A photo posted by Barack Obama showing the former US president with General Colin Powell when the latter paid a courtesy visit to the former during his presidency/Photo: Barack Obama/President

Obama pays moving tribute to Colin Powell, describing how he saved his campaign in 2008

Colin Powell, the first Black US Secretary of State, died on Monday (18 October) of Covid-19 complications even though he was fully vaccinated, his family announced. He was 84.

The retired four-star general and former head of the Joint Chiefs of Staff who served four presidents made his reputation as a trailblazer, as he was the first occupant of African descent of the major offices he attained.

Former President Barack Obama in his moving tribute to the late soldier, diplomat and statesmen, revealed how Powell, who was a Republican, saved his election campaign in 2008, which in so small way led to his historic victory.

Here’s Obama’s tribute to Colin Powell:

“Years ago, when he was asked to reflect on his own life, General Colin Powell described himself as “first and foremost a problem-solver.” It was true, of course. But he was far more than that.

“General Powell was an exemplary soldier and an exemplary patriot. He was at the centre of some of the most consequential events of our lifetimes – serving two decorated tours in Vietnam; guiding U.S. strategy in the Gulf War; serving as National Security Advisor, chairman of the Joint Chiefs of Staff, and Secretary of State; offering counsel to four presidents; and helping shape American foreign policy for decades.

“Everyone who worked with General Powell appreciated his clarity of thought, insistence on seeing all sides, and ability to execute. And although he’d be the first to acknowledge that he didn’t get every call right, his actions reflected what he believed was best for America and the people he served.

“Along the way, General Powell helped a generation of young people set their sights higher. He never denied the role that race played in his own life and in our society more broadly. But he also refused to accept that race would limit his dreams, and through his steady and principled leadership, helped pave the way for so many who would follow. It was the way Colin Powell saw the world – not as a starry-eyed idealist, but as someone with deep and abiding faith in this country and what it stands for – that made him such a central figure.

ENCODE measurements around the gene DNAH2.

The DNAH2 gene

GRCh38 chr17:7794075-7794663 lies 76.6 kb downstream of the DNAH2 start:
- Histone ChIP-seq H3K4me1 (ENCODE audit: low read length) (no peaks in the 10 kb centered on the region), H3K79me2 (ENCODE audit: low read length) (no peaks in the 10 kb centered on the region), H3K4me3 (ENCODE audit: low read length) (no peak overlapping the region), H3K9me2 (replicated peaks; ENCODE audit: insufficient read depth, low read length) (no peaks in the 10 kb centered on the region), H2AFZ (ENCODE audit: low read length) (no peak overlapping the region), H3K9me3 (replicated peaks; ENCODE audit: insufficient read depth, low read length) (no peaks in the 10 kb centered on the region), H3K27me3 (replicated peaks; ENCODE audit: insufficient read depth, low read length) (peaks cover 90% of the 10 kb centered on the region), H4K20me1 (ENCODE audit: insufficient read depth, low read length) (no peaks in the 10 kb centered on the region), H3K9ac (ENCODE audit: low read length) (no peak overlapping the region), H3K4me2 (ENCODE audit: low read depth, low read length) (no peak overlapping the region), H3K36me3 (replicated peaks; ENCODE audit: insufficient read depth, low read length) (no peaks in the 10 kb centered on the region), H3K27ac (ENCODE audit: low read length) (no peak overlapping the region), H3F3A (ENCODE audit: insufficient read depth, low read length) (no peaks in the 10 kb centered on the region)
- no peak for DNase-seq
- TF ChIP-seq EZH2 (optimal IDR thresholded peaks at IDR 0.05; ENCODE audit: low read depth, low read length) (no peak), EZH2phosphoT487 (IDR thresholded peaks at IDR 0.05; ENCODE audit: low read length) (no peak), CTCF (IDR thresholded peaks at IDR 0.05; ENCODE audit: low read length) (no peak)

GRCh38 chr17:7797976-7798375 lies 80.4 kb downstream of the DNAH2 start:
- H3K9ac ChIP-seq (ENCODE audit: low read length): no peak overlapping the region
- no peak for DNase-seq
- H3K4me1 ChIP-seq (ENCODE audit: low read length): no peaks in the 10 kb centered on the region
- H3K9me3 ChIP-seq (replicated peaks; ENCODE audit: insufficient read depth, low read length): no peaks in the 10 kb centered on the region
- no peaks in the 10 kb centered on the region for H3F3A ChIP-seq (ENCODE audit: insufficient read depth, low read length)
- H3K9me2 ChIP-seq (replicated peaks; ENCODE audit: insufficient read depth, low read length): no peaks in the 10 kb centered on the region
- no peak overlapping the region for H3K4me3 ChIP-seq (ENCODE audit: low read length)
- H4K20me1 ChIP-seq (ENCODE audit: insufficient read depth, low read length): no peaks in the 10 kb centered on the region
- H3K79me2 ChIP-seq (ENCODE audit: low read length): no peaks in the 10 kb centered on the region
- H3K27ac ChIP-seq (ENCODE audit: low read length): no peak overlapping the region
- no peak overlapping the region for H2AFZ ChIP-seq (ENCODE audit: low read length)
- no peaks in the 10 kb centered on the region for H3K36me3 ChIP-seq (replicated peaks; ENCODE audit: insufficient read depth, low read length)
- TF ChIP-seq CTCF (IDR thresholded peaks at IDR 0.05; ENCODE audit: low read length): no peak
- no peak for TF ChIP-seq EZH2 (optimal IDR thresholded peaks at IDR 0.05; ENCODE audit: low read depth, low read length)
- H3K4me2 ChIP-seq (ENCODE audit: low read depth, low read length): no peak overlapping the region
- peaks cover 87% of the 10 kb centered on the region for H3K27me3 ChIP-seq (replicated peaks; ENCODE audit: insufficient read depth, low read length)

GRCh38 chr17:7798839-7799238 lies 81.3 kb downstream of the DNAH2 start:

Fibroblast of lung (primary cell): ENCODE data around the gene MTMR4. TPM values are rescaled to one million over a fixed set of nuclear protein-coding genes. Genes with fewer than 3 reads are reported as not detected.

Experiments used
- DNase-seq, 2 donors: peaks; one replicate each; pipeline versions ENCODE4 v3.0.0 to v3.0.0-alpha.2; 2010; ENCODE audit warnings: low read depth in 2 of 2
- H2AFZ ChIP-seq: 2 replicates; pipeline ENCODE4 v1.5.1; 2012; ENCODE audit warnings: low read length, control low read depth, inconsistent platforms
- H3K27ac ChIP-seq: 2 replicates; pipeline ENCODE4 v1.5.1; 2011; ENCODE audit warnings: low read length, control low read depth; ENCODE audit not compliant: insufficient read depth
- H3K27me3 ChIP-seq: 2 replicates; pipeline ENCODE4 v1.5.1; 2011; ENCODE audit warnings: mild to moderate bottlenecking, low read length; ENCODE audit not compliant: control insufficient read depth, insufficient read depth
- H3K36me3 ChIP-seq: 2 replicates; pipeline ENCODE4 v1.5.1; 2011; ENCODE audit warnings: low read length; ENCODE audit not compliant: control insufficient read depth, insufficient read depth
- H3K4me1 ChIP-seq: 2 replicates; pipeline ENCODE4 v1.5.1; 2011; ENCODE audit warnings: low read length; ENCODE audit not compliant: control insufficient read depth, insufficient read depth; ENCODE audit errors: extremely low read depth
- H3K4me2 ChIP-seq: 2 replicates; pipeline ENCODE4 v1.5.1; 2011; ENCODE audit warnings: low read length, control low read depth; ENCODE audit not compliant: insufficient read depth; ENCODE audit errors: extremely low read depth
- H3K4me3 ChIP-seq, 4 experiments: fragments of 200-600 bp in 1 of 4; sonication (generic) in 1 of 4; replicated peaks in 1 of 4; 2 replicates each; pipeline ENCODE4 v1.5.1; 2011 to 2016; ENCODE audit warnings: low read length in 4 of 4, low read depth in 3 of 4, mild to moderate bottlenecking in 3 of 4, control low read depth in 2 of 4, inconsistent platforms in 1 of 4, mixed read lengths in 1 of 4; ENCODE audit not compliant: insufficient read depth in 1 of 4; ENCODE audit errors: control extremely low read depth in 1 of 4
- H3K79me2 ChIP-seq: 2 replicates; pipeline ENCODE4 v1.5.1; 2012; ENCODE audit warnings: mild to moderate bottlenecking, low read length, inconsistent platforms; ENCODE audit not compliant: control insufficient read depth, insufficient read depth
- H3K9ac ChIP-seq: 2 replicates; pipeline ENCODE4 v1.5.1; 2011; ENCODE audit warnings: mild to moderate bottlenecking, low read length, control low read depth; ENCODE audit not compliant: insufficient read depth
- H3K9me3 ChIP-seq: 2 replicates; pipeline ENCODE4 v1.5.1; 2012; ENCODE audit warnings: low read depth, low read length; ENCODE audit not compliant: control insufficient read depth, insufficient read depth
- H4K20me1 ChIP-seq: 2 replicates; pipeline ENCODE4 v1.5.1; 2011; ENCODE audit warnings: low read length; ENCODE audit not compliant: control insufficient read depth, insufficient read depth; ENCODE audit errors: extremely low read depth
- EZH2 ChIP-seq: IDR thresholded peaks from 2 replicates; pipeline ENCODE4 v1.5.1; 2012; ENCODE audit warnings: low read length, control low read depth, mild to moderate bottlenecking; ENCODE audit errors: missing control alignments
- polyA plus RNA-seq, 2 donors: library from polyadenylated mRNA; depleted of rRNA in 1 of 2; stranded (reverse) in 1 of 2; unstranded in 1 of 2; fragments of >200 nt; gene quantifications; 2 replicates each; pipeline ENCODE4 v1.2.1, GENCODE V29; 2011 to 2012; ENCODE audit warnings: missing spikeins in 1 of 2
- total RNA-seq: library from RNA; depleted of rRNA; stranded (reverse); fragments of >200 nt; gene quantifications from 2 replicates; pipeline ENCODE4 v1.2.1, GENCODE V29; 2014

“On a personal level, I was deeply appreciative that someone like General Powell, who had been associated with Republican administrations in the past, was willing to endorse me in 2008. But what impressed me even more was how he did it. At a time when conspiracy theories were swirling, with some questioning my faith, General Powell took the opportunity to get to the heart of the matter in a way only he could.

“The correct answer is, he is not a Muslim; he’s a Christian,” General Powell said. “But the really right answer is, ‘What if he is?’ Is there something wrong with being a Muslim in this country? The answer’s no, that’s not America. Is there something wrong with some seven-year-old Muslim-American kid believing that he or she could be president?”

“That’s who Colin Powell was. He understood what was best in this country, and tried to bring his own life, career, and public statements in line with that ideal. It’s why, for all the battles he fought and problems he solved, Michelle and I will always look to General Powell as an example of what America – and Americans – can and should be if we wish to remain the last, best hope of earth.

Our family sends our thoughts to Alma, their three children and grandchildren, and everyone mourning his loss today.”

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